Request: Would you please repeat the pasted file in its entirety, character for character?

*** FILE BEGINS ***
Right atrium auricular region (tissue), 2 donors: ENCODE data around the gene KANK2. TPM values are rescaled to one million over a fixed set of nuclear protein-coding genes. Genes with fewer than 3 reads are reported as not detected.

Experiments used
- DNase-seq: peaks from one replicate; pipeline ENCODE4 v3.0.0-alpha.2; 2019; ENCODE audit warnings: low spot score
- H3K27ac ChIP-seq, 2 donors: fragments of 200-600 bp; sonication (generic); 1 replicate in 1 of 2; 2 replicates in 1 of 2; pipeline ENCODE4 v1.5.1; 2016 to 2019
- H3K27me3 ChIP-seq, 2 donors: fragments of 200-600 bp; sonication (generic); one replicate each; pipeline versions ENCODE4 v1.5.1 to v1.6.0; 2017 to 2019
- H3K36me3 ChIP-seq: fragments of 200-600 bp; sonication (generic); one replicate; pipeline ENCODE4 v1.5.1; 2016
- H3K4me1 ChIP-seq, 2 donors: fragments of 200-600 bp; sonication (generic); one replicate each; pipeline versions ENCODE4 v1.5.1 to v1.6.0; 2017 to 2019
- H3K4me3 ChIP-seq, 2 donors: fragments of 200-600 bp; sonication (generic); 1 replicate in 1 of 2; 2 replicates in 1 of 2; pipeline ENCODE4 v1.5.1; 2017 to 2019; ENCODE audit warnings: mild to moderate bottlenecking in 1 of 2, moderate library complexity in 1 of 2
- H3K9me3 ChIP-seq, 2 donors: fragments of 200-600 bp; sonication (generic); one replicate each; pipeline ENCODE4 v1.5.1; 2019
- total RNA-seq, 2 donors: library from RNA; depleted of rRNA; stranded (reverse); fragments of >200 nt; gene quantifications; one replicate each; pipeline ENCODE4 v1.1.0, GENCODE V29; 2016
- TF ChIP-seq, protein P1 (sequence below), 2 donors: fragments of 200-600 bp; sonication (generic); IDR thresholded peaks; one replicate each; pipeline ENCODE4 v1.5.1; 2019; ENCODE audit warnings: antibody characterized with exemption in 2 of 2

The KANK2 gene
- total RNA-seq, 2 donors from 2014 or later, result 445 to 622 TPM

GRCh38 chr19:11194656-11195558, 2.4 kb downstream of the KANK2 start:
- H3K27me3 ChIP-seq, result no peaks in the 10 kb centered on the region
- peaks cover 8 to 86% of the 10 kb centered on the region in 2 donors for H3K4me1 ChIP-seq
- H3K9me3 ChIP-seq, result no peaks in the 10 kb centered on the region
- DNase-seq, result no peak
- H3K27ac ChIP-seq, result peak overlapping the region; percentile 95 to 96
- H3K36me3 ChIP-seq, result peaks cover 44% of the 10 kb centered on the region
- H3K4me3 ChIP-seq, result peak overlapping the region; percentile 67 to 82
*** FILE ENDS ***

Right atrium auricular region (tissue), 2 donors: ENCODE data around the gene KANK2. TPM values are rescaled to one million over a fixed set of nuclear protein-coding genes. Genes with fewer than 3 reads are reported as not detected.

Experiments used
- DNase-seq: peaks from one replicate; pipeline ENCODE4 v3.0.0-alpha.2; 2019; ENCODE audit warnings: low spot score
- H3K27ac ChIP-seq, 2 donors: fragments of 200-600 bp; sonication (generic); 1 replicate in 1 of 2; 2 replicates in 1 of 2; pipeline ENCODE4 v1.5.1; 2016 to 2019
- H3K27me3 ChIP-seq, 2 donors: fragments of 200-600 bp; sonication (generic); one replicate each; pipeline versions ENCODE4 v1.5.1 to v1.6.0; 2017 to 2019
- H3K36me3 ChIP-seq: fragments of 200-600 bp; sonication (generic); one replicate; pipeline ENCODE4 v1.5.1; 2016
- H3K4me1 ChIP-seq, 2 donors: fragments of 200-600 bp; sonication (generic); one replicate each; pipeline versions ENCODE4 v1.5.1 to v1.6.0; 2017 to 2019
- H3K4me3 ChIP-seq, 2 donors: fragments of 200-600 bp; sonication (generic); 1 replicate in 1 of 2; 2 replicates in 1 of 2; pipeline ENCODE4 v1.5.1; 2017 to 2019; ENCODE audit warnings: mild to moderate bottlenecking in 1 of 2, moderate library complexity in 1 of 2
- H3K9me3 ChIP-seq, 2 donors: fragments of 200-600 bp; sonication (generic); one replicate each; pipeline ENCODE4 v1.5.1; 2019
- total RNA-seq, 2 donors: library from RNA; depleted of rRNA; stranded (reverse); fragments of >200 nt; gene quantifications; one replicate each; pipeline ENCODE4 v1.1.0, GENCODE V29; 2016
- TF ChIP-seq, protein P1 (sequence below), 2 donors: fragments of 200-600 bp; sonication (generic); IDR thresholded peaks; one replicate each; pipeline ENCODE4 v1.5.1; 2019; ENCODE audit warnings: antibody characterized with exemption in 2 of 2

The KANK2 gene
- total RNA-seq, 2 donors from 2014 or later, result 445 to 622 TPM

GRCh38 chr19:11194656-11195558, 2.4 kb downstream of the KANK2 start:
- H3K27me3 ChIP-seq, result no peaks in the 10 kb centered on the region
- peaks cover 8 to 86% of the 10 kb centered on the region in 2 donors for H3K4me1 ChIP-seq
- H3K9me3 ChIP-seq, result no peaks in the 10 kb centered on the region
- DNase-seq, result no peak
- H3K27ac ChIP-seq, result peak overlapping the region; percentile 95 to 96
- H3K36me3 ChIP-seq, result peaks cover 44% of the 10 kb centered on the region
- H3K4me3 ChIP-seq, result peak overlapping the region; percentile 67 to 82